Popular superheroes including Superman, Batman and Wonder Woman are being used to promote meat products to children.
The characters will be featured on items like burgers and sausages, in what The Telegraph has branded a 'bid to counteract the rise of veganism'.
Image rights to the characters have been licensed from Warner Bros by food giant ABP to market its 'child-friendly' range which includes 56 percent meat sausages in flavors including 'pork, cheese and ketchup', as well as burgers cut into the shape of superheroes.
The launch comes as more people turn away from eating meat, with a recent survey showing there are up to 3.5 million vegans in the UK. In addition, it is estimated that there are 22 million 'flexitarians' in the nation.
In response, major retailers have been adding a variety of plant-based options to their shelves, with Waitrose becoming the UK's first supermarket to launch a dedicated vegan section last month.
Tesco and Sainsbury's are also catering to the growing demand, both creating vegan ranges, with the former launching a 20-product line across 600 of its stores earlier this year.
ABP UK Commercial Director Darren Jones says the line is an attempt to woo young people, and encourage them to eat processed animal products.
He said: "This is a first for the fresh and frozen meat categories and helps to create excitement for meat products in younger consumers."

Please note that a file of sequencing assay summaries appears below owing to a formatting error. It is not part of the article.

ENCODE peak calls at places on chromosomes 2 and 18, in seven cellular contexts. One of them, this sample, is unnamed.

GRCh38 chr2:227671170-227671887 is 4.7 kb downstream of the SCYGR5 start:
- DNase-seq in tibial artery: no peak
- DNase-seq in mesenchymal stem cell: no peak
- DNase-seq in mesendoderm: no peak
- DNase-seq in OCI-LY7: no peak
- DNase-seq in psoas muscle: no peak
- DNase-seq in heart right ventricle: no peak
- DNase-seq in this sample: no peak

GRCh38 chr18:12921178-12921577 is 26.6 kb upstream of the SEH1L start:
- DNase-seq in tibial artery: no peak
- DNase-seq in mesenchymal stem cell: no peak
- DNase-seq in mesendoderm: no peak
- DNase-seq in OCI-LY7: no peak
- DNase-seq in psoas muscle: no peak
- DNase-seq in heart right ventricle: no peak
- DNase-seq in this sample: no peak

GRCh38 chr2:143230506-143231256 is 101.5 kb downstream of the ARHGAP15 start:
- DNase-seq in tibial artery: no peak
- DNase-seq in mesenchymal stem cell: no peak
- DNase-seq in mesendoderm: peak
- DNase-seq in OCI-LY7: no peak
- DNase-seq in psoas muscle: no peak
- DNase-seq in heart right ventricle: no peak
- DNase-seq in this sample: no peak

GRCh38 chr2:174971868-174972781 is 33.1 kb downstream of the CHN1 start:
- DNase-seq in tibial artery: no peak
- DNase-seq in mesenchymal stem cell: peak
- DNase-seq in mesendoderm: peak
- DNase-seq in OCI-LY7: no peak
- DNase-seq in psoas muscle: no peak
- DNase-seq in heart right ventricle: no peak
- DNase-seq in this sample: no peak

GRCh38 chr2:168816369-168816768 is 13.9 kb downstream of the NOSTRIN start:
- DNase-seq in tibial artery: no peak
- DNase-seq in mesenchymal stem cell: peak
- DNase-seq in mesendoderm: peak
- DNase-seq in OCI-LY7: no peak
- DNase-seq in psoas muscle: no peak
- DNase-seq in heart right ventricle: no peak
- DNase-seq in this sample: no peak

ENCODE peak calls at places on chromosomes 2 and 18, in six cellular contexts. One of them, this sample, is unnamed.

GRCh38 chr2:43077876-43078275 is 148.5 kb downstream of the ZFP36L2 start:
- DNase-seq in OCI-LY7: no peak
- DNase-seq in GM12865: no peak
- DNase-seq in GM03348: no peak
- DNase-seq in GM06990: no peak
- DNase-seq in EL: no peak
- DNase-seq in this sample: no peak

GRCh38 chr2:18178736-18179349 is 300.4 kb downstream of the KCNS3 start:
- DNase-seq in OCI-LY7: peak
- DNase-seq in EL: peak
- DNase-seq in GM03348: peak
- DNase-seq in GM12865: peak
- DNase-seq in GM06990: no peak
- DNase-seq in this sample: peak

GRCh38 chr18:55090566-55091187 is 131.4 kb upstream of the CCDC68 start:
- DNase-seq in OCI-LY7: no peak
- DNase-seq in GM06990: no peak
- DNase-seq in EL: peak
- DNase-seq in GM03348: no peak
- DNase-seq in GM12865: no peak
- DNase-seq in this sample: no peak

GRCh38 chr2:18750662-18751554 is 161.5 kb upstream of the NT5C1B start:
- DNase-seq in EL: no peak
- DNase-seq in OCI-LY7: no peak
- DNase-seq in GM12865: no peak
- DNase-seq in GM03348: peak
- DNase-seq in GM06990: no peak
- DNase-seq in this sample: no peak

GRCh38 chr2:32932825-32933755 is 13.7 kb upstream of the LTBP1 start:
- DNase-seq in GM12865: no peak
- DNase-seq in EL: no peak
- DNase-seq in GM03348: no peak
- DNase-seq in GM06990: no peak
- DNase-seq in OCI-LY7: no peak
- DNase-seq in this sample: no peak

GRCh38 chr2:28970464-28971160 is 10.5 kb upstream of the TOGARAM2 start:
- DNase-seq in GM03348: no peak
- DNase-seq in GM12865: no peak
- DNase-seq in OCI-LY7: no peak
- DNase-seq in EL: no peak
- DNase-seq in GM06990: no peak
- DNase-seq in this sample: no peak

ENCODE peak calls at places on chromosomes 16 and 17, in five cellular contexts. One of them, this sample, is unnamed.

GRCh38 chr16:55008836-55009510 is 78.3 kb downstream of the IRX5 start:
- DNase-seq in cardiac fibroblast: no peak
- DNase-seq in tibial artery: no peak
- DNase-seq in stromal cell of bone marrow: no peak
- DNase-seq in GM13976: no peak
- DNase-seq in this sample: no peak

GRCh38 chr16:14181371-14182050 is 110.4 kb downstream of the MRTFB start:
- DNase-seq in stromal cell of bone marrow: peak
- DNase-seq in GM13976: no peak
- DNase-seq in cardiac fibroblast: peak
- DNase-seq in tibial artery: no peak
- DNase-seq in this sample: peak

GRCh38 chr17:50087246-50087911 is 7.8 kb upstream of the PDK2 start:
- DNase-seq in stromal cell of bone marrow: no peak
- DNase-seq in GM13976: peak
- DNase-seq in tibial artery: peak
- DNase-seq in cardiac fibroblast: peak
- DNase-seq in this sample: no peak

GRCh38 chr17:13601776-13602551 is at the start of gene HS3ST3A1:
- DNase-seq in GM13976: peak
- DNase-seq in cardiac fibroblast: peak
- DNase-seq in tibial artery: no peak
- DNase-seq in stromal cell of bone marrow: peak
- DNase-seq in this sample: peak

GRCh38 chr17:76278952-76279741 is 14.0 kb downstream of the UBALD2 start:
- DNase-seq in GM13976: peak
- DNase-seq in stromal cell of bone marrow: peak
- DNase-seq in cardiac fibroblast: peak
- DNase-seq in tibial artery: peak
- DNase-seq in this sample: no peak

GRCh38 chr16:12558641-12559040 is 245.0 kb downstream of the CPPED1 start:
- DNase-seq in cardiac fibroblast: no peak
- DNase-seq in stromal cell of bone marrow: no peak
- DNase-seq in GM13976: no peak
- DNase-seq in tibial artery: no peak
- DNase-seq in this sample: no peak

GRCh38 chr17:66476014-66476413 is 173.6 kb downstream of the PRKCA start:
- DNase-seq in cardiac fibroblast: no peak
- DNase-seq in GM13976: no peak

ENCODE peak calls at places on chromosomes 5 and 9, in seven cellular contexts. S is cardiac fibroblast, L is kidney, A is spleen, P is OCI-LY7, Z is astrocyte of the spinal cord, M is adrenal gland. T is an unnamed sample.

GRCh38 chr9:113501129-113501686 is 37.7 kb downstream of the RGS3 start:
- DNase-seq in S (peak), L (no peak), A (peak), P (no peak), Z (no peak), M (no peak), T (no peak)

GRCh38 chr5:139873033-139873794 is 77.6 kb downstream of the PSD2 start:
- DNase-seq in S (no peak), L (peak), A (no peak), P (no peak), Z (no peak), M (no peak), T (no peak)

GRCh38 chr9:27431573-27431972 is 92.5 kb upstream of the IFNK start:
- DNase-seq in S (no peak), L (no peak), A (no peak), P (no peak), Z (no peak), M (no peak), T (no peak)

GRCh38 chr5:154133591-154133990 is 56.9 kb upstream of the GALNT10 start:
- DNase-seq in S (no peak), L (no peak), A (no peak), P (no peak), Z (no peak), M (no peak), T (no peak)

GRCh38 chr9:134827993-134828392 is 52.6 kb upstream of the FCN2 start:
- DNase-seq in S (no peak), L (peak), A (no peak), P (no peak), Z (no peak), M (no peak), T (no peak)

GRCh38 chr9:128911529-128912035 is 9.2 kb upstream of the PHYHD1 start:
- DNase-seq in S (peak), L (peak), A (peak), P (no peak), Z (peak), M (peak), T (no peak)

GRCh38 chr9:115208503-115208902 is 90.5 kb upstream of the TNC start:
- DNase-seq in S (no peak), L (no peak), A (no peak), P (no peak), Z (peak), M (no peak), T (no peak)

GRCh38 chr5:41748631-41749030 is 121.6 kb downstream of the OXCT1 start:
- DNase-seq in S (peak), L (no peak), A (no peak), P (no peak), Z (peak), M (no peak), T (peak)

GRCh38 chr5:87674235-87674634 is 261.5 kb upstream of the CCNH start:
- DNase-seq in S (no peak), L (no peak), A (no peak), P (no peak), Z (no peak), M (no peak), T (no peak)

Warner Bros Consumer Products General Manager Rachel Wakley added: "We are truly excited about delivering our DC characters to fans in this innovative, fun and extremely tasty way."
Processed meat was classified as carcinogenic (cancer-causing) by the World Health Organization [WHO] in 2015. According to WHO, consuming just 50g of processed meat a day (around one hotdog or two rashers of bacon) can raise the risk of getting bowel cancer by a staggering 18 percent over your life. Eating larger amounts increases the risk further.
Because of this, many health experts warn against consuming any processed meat: as far back as 2009 The World Cancer Research Fund [WCRF] warned parents to avoid feeding it to their children because it increases the risk of developing cancer.
Top plant-based physician Dr. Neal Barnard says: "Red and processed meats increase risk for heart disease, cancer, and other chronic illnesses, according to a review published in the Journal of Internal Medicine. Researchers examined the correlation between disease risk and meat consumption in six cohort studies. Consumption of 100 grams of red meat per day increased the risk for stroke and for breast cancer, death from heart disease, colorectal cancer, and advanced prostate cancer."
'Dying food market'
Dr. Justine Butler, Senior Health Researcher and Writer for Viva!Health, told Plant Based News: "It speaks volumes that the meat industry is having to recruit superheroes in an effort to save a dying food market.
"Young people are increasingly rejecting meat and dairy for health, ethical and environmental reasons – and rightly so! There is a tragic irony in using Superman to sells foods we know are wreaking havoc on our planet in terms of climate change and deforestation.
"Having lost his own planet, Krypton, I am certain Superman would feel very protective about Earth and be a vegan. They should have asked Desperate Dan!"